Real leaders make space for others to shine

I’ve seen a renewed cry for leaders in organizations lately. Too often in these discussions, the attempt to define the characteristics of a leader boils down to a role in which one individual creates a vision for others to follow. That’s not enough. We need more leadership, not just more anointed or appointed leaders.

“Leadership” is most potent when it’s a verb, not a noun. Effective leadership involves taking actions that will help a group create a product, achieve their charter, grow in capability, solve problems, or improve results.

Looked at this way, we can create organizations that are full of leadership, not just individuals in leadership roles. And, sometimes, the most potent of all the characteristics of a leader is the quiet act of choosing to follow. I call that being an active follower. Here are three ways to be an active follower on your group or team.

Step Back and Let Someone Else Step Forward

When one person on the team is the most skilled, it’s easy for the rest of the group to over rely on that person. Overreliance on one person poses a risk, even for teams that have mastered the Six Ways to Better Team Communication. On the operational level, there’s the truck factor: If the most-skilled or sole skilled individual leaves the job for whatever reason (and we hope it’s not because he is hit by the proverbial truck), the team won’t be able to function. No one will be ready to step in. In cases of extreme overreliance, the rest of the group won’t be aware of all the work that person was doing. It might take weeks before someone else can identify and pick up the pieces.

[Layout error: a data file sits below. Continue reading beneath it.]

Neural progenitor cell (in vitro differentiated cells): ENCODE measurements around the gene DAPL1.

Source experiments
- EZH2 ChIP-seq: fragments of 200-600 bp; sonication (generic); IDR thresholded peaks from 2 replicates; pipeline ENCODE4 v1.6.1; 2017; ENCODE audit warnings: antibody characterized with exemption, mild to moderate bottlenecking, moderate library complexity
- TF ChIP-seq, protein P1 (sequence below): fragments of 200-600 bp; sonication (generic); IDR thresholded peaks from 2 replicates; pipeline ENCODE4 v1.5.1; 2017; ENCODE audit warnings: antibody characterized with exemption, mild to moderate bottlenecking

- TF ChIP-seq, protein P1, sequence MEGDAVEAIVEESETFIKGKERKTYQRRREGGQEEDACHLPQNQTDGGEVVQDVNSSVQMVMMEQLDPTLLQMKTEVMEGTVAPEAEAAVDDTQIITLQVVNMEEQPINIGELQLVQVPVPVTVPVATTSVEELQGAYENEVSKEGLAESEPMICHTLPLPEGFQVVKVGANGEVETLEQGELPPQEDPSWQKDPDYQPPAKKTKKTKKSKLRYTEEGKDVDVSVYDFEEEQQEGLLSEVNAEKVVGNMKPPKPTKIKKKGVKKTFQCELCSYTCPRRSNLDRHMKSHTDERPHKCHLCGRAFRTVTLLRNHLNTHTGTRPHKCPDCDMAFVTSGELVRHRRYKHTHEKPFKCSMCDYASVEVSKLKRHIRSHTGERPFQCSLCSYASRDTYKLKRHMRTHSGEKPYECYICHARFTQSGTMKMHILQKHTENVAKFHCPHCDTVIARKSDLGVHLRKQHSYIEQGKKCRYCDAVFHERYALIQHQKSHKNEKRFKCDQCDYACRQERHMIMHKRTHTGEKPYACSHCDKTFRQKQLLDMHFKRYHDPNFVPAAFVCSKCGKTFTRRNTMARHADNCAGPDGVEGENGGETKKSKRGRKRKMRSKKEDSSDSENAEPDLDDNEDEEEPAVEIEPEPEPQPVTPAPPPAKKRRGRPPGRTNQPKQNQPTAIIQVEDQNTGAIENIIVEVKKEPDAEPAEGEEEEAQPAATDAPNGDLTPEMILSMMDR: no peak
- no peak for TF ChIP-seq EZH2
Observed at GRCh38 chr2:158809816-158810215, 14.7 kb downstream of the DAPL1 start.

There’s also a long-term risk to team health. When person takes the lead, others don’t have the opportunity to learn and develop their own capabilities. If there’s no place to grow, people will check out and leave—or, worse, check out and stay.

When only one person leads, the rest of the team members are turned into passive followers. Unlike active followers, who make a choice to allow someone else to lead in a particular instance, passive followers always hang back. Passive followers fall into the habit of depending on others, whether it’s keeping track of time, coming up with ideas, or galvanizing the group into action. Passive followers wait for someone else to step up, not out of an intention to achieve results, but out of habit or a sense of disempowerment. The ability to create an environment with active followers rather than passive followers is one of the key characteristics of a leader.

Break Gridlock by Deferring to Someone Else’s Idea

When too many people want to be “the leader,” the result often isn’t action but a complete lack of forward movement. If no one is willing to step back and declare “I don’t have to have my way; let’s try your way this time,” the result is gridlock. An active follower seeing gridlock will choose to follow someone else’s lead for the good of the team.

Over time, the de facto leader may resent being the only one who attends to time or urges action. When only one person comes up with ideas, the team is missing out on a rich mix of ideas to choose from and may be missing good options. Other team members don’t exercise their own creativity, and the team as a whole misses out on their talents. Some people prefer to let others take the lead and the credit (and also the blame). But most people want at least a slice of the glory. When they’re always in the background, they don’t get that and eventually disengage. They may even undercut the star who won’t move off center stage so they can get their own moments of fame.